By Jay Bemis | Advertising Systems Inc.
“Content is king” is a seemingly worn-out mantra but one that still holds true for those marketers trying to drive business to their company, via content marketing. But as far as digital-advertising dollars go, “mobile advertising is still king,” proclaims a recent report from the experts at eMarketer.
Those experts are forecasting that advertisers will spend nearly $129.8 billion on mobile advertising by the end of this year, which would be a 26.5% increase over what they spent during a pandemic-ridden 2020.
Five larger industries, in particular, are expected to target more than 70% of their 2021 digital-ad budgets to mobile, eMarketer says.
Entertainment leads the way with 76.5% of its digital-ad dollars going mobile by the end of the year — obviously reflective of theaters, concert halls and other events and venues reopening after the height of the pandemic.
The other four industries destined to devote 70%-plus of their digital budgets on mobile by the end of the year — and obviously with the upcoming holiday season in mind — are: telecom at 75.1%; computing products and consumer electronics, 75%; consumer packaged goods, 71.4%, and financial services, 70.4%.
Forecast for ‘Non-Mobile’ Options Looks Rosier, Too
Mobile advertising is that which appears on mobile phones, tablets and internet-connected feature phones (dressed-down smartphones with limited capabilities, aka “dumb phones”), according to the eMarketer study.
Then there are non-mobile advertising options, which include connected TV (CTV) and other forms of advertising that appear primarily on desktop and laptop computers. In addition to connected TV, these other forms of non-mobile advertising in the digital-ad era include display ads that appear on home screens — plus in-stream video ads that appear on CTVs from such platforms as Roku, Hulu and YouTube, eMarketer says.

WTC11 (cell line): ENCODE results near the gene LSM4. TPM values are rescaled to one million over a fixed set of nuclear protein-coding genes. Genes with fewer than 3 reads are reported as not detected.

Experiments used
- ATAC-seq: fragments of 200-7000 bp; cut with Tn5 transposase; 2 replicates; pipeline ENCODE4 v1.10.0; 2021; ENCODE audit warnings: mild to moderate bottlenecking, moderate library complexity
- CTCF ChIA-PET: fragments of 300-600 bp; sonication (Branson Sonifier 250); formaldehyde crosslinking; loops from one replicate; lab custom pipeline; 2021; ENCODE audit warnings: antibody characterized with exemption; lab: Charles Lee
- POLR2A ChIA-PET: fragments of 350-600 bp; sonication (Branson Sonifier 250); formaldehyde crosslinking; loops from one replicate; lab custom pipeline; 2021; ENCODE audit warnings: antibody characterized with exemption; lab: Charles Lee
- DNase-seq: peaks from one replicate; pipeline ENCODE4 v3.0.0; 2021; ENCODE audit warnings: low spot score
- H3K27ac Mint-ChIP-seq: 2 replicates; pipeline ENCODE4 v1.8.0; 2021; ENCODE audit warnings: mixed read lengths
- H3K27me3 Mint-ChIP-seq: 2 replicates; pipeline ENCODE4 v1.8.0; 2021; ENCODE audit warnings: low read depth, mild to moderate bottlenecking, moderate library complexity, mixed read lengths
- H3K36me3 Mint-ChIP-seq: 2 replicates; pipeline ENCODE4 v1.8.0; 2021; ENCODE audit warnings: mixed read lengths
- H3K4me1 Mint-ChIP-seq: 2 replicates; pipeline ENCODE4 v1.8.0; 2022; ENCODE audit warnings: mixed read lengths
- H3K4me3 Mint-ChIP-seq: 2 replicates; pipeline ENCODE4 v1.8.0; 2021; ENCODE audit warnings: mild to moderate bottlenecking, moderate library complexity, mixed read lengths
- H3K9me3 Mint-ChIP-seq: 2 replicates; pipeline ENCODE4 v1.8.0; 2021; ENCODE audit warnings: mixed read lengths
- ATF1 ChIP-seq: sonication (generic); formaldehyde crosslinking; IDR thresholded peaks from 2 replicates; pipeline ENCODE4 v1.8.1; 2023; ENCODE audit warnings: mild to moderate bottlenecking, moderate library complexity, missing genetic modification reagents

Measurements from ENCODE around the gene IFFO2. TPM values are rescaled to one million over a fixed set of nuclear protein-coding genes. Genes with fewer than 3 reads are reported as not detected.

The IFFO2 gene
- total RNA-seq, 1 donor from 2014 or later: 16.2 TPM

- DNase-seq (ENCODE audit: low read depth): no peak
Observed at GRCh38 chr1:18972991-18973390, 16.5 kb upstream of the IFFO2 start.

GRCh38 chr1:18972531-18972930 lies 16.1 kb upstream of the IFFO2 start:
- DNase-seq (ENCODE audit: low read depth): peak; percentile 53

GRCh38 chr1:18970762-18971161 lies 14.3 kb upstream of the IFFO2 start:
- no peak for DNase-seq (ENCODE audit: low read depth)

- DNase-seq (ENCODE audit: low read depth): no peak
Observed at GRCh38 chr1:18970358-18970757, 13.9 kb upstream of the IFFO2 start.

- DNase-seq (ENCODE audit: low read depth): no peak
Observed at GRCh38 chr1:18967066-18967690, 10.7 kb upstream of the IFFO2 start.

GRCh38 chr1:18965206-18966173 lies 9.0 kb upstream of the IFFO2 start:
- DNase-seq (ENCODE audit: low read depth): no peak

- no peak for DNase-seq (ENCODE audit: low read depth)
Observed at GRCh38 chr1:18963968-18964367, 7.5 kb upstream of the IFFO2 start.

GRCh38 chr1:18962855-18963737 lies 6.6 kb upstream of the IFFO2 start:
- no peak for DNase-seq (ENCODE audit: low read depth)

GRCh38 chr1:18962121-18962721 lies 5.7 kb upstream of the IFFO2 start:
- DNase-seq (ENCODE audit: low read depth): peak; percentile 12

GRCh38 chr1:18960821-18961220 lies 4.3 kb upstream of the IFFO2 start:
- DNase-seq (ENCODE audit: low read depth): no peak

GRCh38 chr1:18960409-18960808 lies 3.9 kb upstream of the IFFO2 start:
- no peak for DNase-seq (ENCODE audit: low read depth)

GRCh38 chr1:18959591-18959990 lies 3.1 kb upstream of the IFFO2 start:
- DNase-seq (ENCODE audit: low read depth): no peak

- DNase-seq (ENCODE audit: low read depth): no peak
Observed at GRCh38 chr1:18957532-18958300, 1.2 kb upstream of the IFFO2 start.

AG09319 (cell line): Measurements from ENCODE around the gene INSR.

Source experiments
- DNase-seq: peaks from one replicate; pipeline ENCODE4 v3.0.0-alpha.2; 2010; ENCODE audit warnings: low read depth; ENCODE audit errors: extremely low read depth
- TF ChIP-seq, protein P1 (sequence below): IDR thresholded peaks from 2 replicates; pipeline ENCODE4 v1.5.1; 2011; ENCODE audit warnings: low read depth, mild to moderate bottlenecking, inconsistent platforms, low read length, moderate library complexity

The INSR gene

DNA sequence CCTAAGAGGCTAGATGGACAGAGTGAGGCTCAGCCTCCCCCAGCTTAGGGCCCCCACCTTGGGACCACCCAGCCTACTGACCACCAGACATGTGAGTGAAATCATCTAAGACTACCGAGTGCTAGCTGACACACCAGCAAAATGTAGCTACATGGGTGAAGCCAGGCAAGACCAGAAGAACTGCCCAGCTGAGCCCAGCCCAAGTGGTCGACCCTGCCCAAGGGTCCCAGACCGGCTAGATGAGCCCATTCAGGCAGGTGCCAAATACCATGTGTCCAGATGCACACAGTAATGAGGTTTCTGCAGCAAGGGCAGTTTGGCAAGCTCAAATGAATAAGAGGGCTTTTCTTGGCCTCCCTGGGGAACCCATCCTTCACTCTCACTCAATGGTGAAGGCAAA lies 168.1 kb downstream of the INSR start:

Non-mobile ad spending has increased in recent years, too, but “it tended to rise by low double-digit rates, far slower than the 20% to low 30% growth seen by mobile before the pandemic,” the eMarketer report says.
Thanks to the explosive growth of connected TV, in particular, “non-mobile” ad options are now expected to bite into mobile advertising’s huge share of digital-ad spend in upcoming years, or at least cause mobile to level off.
“The emerging popularity of connected TV (CTV) advertising is the primary reason nonmobile ad spending is no longer losing share,” eMarketer says. “Even so, every single industry in the US will spend the majority of its digital ad budget on mobile this year, as usual, with the lowest share being 57.1% and the highest being 76.5%.
“CTV’s time is coming, but clearly mobile still rules the digital roost.”
Roku Rules the Roost Among CTV Platforms
In a newer study about CTV platforms released just this week, eMarketer says that Roku’s monthly users will reach 111.7 million this year, for an increase of 11.5% from those streaming on the platform in 2020.
“With these figures,” that report says, “Roku maintains its position as the most-used connected TV (CTV) device in the US market, though Amazon Fire TV is catching up.”
Amazon Fire is projected to reach 97 million monthly active users by the end of this year and climb past 100 million users next year.
Third among CTV platform users, meanwhile, is Apple TV, whose “penetration is pretty low compared with the rest, at only 13.1% of US CTV users,” eMarketer says. Roku’s and Amazon Fire’s penetration rates, by comparison, are 51.7% and nearly 45%, respectively.
What’s in store in the years ahead? The eMarketer experts predict a continuing, closely contested, World-Series type of race between Roku and Amazon.
“Roku will hit 126.4 million monthly US users in 2025,” they say, “while Amazon Fire TV will follow closely at 118.6 million users that year.”